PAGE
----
White Noise (15)

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The ViewLondon Review

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Review byMatthew Turner05/01/2005

One out of Five stars
Running time: 105 mins

Tedious, slow-moving and badly-written, this is an early contender for the worst film of 2005.

All over the country, people have been spotting the posters for White Noise on the sides of buses and exclaiming, “Wow. Michael Keaton! I haven’t seen him in a film since…well, actually, I can’t remember the last time I saw Michael Keaton in a film.” This is no surprise - his only starring role since Multiplicity in 1996 has been…er…Jack Frost in 1998, though it appears that Keaton has finally started making movies again; First Daughter and Herbie: Fully Loaded are both due for release later this year. Unfortunately, however, his first film of the year is unlikely to win him any new fans, as White Noise is an early contender for the worst film of 2005.

Messages On The Airwaves

Keaton stars as Yet Another Architect (surely the most popular movie profession?), whose nubile, newly-pregnant, best-selling author wife dies in a mysterious accident. The body isn’t found immediately and Keaton finds himself being followed by a fat man named Raymond Price (Ian McNeice), who claims a) that his wife really is dead, and b) he knows this because she’s been talking to him via the medium of White Noise (i.e. the static between radio stations and TV channels).

At first Keaton is all, “Whatever, freak”, but when he starts getting ghostly calls on his mobile phone and self-erasing answerphone messages he beats a path to the fat man’s door and learns all about the magic of EVP or Electronic Voice Phenomenon.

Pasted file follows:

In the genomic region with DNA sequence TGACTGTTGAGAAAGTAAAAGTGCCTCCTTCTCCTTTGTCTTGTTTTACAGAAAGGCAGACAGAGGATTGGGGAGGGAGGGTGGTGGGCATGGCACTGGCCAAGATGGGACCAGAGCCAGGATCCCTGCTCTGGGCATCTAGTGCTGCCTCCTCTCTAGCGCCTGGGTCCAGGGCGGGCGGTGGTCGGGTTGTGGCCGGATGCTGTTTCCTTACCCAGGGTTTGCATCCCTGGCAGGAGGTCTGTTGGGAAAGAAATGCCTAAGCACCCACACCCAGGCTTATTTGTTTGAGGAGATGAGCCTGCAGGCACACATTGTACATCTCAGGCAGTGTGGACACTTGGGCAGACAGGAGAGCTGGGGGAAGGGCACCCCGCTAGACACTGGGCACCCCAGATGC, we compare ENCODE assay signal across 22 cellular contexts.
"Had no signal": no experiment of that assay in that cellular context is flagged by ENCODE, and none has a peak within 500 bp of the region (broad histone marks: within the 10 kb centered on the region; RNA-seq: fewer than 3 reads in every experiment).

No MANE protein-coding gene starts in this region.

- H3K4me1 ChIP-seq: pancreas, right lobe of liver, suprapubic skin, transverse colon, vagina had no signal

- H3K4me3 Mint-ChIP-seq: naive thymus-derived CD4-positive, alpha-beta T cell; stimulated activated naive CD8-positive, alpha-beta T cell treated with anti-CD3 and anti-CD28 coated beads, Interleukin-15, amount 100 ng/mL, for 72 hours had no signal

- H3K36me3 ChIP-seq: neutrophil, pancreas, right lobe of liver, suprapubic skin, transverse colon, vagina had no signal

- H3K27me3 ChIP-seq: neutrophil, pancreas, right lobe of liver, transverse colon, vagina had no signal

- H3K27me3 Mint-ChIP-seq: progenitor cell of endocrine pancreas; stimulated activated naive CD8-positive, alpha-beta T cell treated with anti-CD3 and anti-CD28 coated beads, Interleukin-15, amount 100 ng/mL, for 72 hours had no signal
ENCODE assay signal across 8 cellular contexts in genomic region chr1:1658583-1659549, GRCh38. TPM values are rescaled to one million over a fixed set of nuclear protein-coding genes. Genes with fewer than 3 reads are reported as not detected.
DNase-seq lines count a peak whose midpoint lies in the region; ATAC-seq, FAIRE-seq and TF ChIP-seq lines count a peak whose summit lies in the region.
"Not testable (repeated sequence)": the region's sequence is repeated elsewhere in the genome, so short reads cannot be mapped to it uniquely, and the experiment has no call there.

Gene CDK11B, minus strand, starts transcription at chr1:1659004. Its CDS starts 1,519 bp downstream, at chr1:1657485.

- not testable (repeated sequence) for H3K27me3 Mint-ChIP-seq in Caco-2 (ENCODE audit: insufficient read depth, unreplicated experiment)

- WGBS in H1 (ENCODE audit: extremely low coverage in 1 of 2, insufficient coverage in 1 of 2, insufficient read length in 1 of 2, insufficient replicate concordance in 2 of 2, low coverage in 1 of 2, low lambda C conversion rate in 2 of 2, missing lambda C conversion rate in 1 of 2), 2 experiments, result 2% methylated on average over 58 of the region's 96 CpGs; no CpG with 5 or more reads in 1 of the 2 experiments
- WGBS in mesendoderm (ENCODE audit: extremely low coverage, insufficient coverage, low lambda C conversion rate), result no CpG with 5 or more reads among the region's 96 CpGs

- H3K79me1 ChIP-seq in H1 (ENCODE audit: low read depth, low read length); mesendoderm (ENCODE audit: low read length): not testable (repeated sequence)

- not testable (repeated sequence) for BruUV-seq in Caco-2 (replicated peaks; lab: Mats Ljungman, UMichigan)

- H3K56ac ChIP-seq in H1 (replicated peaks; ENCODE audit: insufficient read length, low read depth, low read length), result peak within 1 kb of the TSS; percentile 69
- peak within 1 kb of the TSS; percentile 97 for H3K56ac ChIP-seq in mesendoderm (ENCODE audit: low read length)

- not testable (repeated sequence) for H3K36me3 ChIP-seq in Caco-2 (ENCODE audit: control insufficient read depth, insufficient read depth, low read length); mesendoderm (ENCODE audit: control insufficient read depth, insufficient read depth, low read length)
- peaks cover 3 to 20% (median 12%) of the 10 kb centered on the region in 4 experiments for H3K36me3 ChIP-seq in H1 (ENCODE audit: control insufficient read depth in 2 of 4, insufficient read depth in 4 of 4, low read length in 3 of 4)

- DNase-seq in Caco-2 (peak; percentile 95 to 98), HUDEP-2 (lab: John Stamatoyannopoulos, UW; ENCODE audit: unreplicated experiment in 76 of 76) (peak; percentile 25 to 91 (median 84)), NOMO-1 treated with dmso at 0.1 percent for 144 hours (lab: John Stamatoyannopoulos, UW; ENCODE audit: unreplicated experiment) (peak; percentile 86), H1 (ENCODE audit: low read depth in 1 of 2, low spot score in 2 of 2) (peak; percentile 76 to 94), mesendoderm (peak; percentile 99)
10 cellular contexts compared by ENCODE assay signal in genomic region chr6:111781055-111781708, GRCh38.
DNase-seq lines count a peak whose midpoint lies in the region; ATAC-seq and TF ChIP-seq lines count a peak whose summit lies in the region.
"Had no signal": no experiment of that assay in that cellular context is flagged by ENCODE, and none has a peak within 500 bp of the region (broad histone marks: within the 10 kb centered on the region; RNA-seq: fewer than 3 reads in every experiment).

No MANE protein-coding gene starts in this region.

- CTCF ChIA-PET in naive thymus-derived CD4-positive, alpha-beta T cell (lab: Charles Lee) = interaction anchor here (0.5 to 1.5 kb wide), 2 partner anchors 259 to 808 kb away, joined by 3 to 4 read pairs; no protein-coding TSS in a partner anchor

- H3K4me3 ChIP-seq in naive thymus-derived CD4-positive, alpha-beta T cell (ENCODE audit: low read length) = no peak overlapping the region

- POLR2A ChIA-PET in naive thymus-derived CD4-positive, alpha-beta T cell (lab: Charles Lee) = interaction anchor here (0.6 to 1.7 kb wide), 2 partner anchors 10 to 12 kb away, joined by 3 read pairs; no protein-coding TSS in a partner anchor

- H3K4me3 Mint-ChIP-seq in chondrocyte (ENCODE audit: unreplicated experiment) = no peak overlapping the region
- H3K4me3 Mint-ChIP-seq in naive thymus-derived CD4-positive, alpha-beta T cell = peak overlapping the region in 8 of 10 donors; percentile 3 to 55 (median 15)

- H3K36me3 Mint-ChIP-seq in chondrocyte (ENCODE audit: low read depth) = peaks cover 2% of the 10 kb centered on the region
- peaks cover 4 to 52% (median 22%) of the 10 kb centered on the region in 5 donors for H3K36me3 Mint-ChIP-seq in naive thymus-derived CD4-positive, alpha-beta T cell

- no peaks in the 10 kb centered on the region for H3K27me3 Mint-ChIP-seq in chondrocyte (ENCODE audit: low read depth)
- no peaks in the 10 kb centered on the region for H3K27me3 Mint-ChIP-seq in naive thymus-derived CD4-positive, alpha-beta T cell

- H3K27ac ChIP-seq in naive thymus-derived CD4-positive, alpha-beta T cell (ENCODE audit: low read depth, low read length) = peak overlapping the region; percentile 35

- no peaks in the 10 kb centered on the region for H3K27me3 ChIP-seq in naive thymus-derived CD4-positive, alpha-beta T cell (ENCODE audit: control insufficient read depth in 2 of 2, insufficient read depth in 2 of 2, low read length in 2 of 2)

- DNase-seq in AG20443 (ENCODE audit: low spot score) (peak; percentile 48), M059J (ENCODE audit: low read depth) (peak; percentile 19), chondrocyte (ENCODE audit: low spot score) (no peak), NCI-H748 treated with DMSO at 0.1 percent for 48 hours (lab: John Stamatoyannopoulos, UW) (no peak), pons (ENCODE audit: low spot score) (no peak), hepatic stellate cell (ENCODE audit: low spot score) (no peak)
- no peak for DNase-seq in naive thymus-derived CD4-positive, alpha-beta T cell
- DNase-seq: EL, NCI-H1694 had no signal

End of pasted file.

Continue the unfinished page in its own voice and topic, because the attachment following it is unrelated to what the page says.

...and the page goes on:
Sure enough, it isn’t long before Keaton is obsessively scanning the airwaves for evidence of his wife, using lots of strategically-placed Sony products. For pure shock value, he occasionally picks up ghosts shouting things like, “Die, bitch!” and “BASTARD!”, which make you wonder if his machines aren’t channelling the thoughts of audience members.

Eventually he comes to believe that his dead wife is trying to help him to save lives by leading him to people who haven’t died yet, just like in a bad TV pilot. However, things aren’t quite as simple as that and Keaton discovers that those pesky ghosts can be EVIL as well as good…

Should Be Fun But Really, Really Isn’t

Admittedly, the premise of White Noise makes it sound like it should be a lot more fun than it actually is. That it doesn’t work is largely due to the pacing, which is desperately slow throughout – we get endless scenes of Keaton scanning the airwaves, punctuated by the odd scream just to keep us awake. It also doesn’t help that the script is incredibly dull – all in all, it’s the worst kind of bad movie, because there aren’t even any unintentionally amusing bits.

Keaton himself is okay (despite a distinctly dodgy hairpiece that even William Shatner would reject), though he definitely over-uses his “confused” facial expression. There’s also good support from Deborah Kara Unger as a fellow EVP enthusiast and Keegan Connor Tracy (from Jake 2.0) as a blind palm-reader whose warnings fall on deaf ears.

Undoubtedly, the worst thing about the film is the climax, which manages to be confusing, ridiculous, depressing and ill-conceived, all at the same time. Clearly the film-makers think they’re being daring and original, but the film does nothing to earn the “shock” of its ending.

In short, watching actual white noise would be preferable to sitting through White Noise. Avoid like your life depended on it.

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White Noise (15)
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Content updated: 11/12/2017 05:56

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